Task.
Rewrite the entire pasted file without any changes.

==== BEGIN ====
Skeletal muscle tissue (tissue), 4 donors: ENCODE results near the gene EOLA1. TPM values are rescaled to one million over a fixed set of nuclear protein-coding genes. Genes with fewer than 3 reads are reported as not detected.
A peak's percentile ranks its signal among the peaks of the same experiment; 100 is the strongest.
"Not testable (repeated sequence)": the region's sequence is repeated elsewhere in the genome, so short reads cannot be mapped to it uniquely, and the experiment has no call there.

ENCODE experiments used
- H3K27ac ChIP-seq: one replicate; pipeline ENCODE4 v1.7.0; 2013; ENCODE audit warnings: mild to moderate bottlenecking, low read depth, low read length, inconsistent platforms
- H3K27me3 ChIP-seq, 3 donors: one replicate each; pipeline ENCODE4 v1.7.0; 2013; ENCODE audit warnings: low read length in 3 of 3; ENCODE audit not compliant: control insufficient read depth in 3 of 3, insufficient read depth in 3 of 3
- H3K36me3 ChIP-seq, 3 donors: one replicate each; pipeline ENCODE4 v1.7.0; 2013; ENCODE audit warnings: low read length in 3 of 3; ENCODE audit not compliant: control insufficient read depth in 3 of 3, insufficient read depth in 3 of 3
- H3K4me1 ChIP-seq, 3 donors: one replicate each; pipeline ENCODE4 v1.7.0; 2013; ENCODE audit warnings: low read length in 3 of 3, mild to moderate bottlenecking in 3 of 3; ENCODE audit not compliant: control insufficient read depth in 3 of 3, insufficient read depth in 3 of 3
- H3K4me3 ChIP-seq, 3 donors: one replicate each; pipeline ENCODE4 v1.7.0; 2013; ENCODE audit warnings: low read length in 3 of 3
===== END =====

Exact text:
Skeletal muscle tissue (tissue), 4 donors: ENCODE results near the gene EOLA1. TPM values are rescaled to one million over a fixed set of nuclear protein-coding genes. Genes with fewer than 3 reads are reported as not detected.
A peak's percentile ranks its signal among the peaks of the same experiment; 100 is the strongest.
"Not testable (repeated sequence)": the region's sequence is repeated elsewhere in the genome, so short reads cannot be mapped to it uniquely, and the experiment has no call there.

ENCODE experiments used
- H3K27ac ChIP-seq: one replicate; pipeline ENCODE4 v1.7.0; 2013; ENCODE audit warnings: mild to moderate bottlenecking, low read depth, low read length, inconsistent platforms
- H3K27me3 ChIP-seq, 3 donors: one replicate each; pipeline ENCODE4 v1.7.0; 2013; ENCODE audit warnings: low read length in 3 of 3; ENCODE audit not compliant: control insufficient read depth in 3 of 3, insufficient read depth in 3 of 3
- H3K36me3 ChIP-seq, 3 donors: one replicate each; pipeline ENCODE4 v1.7.0; 2013; ENCODE audit warnings: low read length in 3 of 3; ENCODE audit not compliant: control insufficient read depth in 3 of 3, insufficient read depth in 3 of 3
- H3K4me1 ChIP-seq, 3 donors: one replicate each; pipeline ENCODE4 v1.7.0; 2013; ENCODE audit warnings: low read length in 3 of 3, mild to moderate bottlenecking in 3 of 3; ENCODE audit not compliant: control insufficient read depth in 3 of 3, insufficient read depth in 3 of 3
- H3K4me3 ChIP-seq, 3 donors: one replicate each; pipeline ENCODE4 v1.7.0; 2013; ENCODE audit warnings: low read length in 3 of 3